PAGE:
Denaye Barahona: Right. And I definitely found that I wanted a lot of guidance at first. And then once I moved forward in the process, I think I had more confidence and more self-awareness over the things that really made me happy. It's interesting that you say that you recommend holding on to everything. And that would have been my natural inclination when I first started, but I had this feeling once I went through my whole closet and got rid of 90% of everything, I put it all into big black leaf bags, like landscaping bags. And I had either two or three of them, but I needed them out of my house. Like I couldn't stand to look at them anymore. Like I just had this overwhelming feeling where I just, they had to go. And once they were physically out of my house, I donated them. I felt so much better just like that actual, it felt like a ripping the bandaid off. And that was really, I ripped the bandaid off on the clothes. And then it was a slippery slope from there. I moved through every other area of my house.

Courtney: That's great. And I think that for some people that really works, I know I definitely donated some items in the beginning, but I want to give that option for people to not worry about it right away. I think it's easier to make those decisions once we've had some distance from our stuff. And so there might be some obvious suspects that you're like, I haven't worn this in 10 years, or this is in terrible condition or I'm never going to wear this and I want to let go of it immediately. But most of the stuff has some kind of hold on us. It feels like, and so just to remove that from our line of vision is so important because then we break that hold and when it's time to revisit, we can let go with more ease.

Denaye Barahona: Yeah. I do agree with that. And I know I just having talked to a lot of other women, especially that it can be really hard to let go of that stuff right away. So, I think the way that I felt maybe unique from a lot of other people, a lot of other people will go through and feel more of a tendency to hold onto the stuff for longer. So, I do love that you get that option and even suggestion that it doesn't have to be a lifetime commitment. You can just, you know, put it under the bed or put it in another closet, but get it out of sight.

Courtney: Yeah. I refuse to believe that there is one right way to do anything except maybe baking. Maybe you have to really follow the directions on baking. But otherwise there is a little bit of wiggle room in everything that we do. Right.

Denaye Barahona: And I do think that starting with something that is structured, like this can really give us the confidence to go out and kind of wing it on our own.

Courtney: Sure, and the interesting thing about kind of setting these boundaries, whether it be in our closet or around our work or wherever it is for me anyway, it really allows for a lot more flexibility in areas of my life where I need it.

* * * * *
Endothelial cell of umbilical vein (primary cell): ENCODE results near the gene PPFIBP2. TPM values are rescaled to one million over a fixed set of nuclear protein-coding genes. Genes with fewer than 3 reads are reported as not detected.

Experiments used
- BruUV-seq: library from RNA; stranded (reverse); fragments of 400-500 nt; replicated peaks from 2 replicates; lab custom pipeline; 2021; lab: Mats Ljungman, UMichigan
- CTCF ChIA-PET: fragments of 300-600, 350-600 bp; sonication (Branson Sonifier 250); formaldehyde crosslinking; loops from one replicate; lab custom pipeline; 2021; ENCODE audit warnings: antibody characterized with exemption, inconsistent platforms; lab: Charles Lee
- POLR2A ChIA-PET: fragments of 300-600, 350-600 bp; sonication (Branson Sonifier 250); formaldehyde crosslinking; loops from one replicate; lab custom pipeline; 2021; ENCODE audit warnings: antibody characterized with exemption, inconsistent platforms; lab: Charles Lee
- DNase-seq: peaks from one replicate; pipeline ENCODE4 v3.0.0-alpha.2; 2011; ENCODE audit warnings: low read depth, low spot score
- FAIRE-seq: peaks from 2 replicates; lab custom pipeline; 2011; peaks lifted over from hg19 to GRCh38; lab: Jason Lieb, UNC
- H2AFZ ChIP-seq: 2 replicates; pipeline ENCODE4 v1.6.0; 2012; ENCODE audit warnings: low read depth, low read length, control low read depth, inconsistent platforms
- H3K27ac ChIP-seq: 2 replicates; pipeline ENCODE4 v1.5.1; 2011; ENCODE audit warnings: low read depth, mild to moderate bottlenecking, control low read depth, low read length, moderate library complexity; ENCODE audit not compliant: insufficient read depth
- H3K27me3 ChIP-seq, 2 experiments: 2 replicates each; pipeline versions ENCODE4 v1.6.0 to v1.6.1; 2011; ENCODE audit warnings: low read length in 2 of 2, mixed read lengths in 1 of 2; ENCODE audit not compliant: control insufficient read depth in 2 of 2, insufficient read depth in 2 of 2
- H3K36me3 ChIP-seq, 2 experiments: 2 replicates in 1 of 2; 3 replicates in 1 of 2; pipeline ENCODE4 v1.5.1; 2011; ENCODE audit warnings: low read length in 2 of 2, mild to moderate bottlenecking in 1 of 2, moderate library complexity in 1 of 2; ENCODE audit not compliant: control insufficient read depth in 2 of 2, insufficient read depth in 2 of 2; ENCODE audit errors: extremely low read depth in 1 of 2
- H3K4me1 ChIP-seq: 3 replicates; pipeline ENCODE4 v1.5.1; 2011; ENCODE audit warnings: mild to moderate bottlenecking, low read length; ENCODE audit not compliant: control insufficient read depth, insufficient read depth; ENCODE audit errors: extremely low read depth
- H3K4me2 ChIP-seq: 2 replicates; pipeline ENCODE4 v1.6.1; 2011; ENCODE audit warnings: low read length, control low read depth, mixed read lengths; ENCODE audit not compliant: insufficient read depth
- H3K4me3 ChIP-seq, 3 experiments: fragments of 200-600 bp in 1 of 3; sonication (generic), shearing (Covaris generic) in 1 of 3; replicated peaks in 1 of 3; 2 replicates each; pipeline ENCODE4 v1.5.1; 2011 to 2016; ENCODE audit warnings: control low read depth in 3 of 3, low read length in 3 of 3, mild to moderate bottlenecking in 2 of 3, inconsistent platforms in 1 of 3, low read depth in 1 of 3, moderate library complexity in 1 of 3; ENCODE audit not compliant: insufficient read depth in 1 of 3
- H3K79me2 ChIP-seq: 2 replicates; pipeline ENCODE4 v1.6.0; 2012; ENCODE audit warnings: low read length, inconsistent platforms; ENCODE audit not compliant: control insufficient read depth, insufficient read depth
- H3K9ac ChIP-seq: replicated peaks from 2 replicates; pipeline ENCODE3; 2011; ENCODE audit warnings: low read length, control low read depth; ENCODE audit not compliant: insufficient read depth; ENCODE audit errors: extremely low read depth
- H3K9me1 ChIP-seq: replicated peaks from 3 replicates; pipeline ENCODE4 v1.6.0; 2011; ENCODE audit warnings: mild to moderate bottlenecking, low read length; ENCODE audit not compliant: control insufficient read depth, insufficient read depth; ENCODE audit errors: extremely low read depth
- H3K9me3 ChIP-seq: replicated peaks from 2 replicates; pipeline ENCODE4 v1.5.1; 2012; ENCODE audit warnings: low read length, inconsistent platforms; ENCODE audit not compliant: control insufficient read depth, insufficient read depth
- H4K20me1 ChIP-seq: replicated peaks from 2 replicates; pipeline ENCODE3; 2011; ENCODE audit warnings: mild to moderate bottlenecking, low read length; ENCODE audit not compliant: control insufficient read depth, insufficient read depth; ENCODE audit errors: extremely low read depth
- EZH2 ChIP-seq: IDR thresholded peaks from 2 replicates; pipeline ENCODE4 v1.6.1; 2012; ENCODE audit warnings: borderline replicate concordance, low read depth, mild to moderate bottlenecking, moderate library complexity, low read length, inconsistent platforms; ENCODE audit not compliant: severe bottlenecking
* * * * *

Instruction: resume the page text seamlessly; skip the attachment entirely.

Denaye Barahona: Yeah, absolutely. I love opening my closet in the mornings because it takes less than 10 seconds for me to make a choice and everything, all my choices are so much better than they ever were before. Yeah, just downsizing my wardrobe, I would say was probably the most impactful item of the physical stuff in my house that I have decluttered.

Courtney: That's great.

Denaye Barahona: Yeah. So I I've loved the process so much. So in January I was visiting my brother and his wife, Kim. They have two boys who are 11 and 13. They live in Phoenix and Kim has been following some bull families all along and has sort of watched me move through my capsule wardrobe and getting rid of my stuff, and she's always been curious.

Denaye Barahona: So, she started asking me some questions and I immediately was like, well, let's go to your closet right now. My kids were with me and I'd put them to bed. And I said, well, let's just go do it and she's like, well, I'm not quite ready for that. And so I was like, well, you know what, maybe you should come on and join me in my chat with Courtney. And she can start to walk you through this process because I feel like you've probably talked to a lot of newbies getting started who have some pretty basic questions I have.

Courtney: Interestingly enough, I haven't done a one-on-one on an, on a call like this. So I'm really looking forward to seeing how things unfold.

Denaye Barahona: Cool. Well, I'm excited to give you the chance to chat with her and I'm excited also to visit her again maybe next year and to see some big changes in her closet. Cause I do think she's going to love it when I was there. She said she felt motivated to get rid of a couple of sweatshirts from 1999. So I felt like we were on, we were on a good start. But overall she has a lot of cute stuff, but I think she was just spending a little overwhelmed with some of the stuff that she had that she wasn't wearing so much. All right. So I am going to go ahead and turn you over to Kim.

Courtney: Hi Kim.

Kim: Hi Courtney. Thanks for having me.

Courtney: I'm really excited to chat with you. So tell me a little bit about where, where you are right now in terms of the wardrobe that you have and the wardrobe that you're looking to create.

Kim: So, it's been a process and I see myself slowly moving towards a minimalistic kind of a wardrobe, but there are a lot of things that I struggle to take out of the closet and let go of right now. And Denaye called me out on a couple more fun pieces, like the sweatshirts from 99, but even some pieces like with weight fluctuations and, and kind of what direction to head as far as style, because I don't know that I have one of those from myself.